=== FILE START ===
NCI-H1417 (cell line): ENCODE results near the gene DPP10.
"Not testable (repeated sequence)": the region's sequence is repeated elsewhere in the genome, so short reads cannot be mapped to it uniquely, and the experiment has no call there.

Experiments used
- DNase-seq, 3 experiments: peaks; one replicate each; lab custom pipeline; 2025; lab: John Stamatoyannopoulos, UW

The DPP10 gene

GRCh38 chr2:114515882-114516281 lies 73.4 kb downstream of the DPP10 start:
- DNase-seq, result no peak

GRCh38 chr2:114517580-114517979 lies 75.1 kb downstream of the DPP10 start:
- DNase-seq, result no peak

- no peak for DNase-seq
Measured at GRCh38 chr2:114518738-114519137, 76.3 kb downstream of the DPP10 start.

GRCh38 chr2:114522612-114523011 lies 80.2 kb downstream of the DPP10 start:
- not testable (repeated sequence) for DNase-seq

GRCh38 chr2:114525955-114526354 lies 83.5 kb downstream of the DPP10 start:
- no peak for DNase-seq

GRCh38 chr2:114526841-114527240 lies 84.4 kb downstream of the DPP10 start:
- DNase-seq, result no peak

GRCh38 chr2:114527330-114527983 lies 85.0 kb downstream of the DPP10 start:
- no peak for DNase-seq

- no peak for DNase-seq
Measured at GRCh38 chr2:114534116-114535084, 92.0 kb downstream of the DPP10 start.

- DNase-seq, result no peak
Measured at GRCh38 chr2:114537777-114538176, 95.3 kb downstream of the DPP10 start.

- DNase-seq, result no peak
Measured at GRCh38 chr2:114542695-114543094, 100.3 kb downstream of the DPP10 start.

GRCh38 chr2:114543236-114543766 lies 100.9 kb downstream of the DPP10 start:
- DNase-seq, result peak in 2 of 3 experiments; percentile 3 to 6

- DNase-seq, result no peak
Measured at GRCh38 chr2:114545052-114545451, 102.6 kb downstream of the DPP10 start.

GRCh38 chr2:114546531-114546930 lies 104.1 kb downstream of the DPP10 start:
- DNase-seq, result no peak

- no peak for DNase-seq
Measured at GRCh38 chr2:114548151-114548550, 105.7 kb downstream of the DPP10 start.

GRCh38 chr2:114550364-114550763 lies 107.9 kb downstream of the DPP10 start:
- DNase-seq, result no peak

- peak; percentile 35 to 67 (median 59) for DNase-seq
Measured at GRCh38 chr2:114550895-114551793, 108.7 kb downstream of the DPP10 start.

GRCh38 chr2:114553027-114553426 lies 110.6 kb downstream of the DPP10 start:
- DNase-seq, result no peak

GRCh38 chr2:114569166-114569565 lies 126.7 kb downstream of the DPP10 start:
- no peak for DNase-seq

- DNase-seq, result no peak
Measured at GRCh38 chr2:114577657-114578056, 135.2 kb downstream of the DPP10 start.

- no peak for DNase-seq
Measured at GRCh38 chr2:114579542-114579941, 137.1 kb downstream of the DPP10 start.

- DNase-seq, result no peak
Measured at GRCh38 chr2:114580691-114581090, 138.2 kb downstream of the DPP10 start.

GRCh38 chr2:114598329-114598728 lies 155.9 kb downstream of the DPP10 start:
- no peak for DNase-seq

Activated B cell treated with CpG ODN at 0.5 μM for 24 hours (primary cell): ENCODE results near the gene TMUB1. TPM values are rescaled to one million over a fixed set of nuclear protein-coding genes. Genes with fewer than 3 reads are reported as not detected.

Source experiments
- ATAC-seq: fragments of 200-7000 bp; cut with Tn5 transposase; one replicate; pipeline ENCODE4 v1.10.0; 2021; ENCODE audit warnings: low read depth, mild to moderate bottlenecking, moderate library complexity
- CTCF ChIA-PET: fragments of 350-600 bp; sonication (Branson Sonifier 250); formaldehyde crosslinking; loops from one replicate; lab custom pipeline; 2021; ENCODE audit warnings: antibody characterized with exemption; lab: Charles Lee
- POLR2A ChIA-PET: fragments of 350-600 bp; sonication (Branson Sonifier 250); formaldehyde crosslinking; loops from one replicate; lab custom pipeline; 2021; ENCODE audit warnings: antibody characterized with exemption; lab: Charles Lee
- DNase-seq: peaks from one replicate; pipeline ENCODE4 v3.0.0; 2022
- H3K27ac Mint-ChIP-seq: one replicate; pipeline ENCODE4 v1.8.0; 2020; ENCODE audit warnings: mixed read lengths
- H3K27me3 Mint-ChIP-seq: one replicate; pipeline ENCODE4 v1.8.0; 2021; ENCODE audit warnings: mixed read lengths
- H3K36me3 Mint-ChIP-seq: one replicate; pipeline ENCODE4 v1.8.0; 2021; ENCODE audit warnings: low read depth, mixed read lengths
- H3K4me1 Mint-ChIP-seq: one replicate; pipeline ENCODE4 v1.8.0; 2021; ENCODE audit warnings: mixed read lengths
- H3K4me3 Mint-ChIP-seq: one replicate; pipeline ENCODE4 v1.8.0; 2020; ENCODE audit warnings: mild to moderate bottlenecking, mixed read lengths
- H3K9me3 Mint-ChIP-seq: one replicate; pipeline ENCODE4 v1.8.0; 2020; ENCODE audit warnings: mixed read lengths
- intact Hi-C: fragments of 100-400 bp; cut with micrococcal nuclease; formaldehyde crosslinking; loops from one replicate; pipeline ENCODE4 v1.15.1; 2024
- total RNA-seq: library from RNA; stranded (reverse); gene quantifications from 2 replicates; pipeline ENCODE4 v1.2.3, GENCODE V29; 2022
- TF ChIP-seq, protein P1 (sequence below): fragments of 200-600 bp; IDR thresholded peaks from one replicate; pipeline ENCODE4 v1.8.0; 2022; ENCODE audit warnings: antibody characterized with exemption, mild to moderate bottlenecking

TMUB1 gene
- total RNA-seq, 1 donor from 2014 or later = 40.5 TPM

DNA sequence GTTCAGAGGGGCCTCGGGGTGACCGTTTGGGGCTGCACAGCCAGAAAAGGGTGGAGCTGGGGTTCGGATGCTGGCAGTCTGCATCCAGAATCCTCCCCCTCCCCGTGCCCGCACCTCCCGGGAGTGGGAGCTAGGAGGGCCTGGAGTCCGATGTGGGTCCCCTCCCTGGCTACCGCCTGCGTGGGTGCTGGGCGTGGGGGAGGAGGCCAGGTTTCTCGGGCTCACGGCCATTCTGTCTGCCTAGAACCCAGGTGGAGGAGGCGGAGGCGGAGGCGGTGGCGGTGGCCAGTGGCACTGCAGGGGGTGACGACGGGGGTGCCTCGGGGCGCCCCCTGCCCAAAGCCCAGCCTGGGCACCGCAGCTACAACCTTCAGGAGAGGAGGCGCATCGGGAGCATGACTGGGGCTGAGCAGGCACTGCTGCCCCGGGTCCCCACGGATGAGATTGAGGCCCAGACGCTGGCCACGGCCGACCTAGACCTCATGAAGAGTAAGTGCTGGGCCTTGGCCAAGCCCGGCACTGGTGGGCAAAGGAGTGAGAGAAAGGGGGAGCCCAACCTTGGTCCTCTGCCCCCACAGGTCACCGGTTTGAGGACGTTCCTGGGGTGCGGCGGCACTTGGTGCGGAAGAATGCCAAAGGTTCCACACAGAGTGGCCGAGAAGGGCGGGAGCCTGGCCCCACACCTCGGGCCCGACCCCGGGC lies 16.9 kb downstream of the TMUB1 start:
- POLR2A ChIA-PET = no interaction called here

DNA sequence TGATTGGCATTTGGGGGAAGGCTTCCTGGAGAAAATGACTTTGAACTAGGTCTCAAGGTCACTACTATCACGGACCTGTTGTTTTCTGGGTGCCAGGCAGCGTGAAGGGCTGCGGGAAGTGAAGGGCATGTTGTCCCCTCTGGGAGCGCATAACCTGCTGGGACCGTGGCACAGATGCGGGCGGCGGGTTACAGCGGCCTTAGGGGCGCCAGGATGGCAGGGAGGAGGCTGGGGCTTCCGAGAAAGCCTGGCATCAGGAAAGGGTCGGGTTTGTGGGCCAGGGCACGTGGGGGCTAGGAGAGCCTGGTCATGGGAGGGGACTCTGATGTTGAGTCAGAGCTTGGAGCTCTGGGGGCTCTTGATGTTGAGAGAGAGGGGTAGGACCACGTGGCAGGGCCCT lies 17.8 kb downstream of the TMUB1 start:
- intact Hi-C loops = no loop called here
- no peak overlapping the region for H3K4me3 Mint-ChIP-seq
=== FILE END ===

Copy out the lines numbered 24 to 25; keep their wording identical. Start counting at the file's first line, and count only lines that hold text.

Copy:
- DNase-seq, result no peak
Measured at GRCh38 chr2:114542695-114543094, 100.3 kb downstream of the DPP10 start.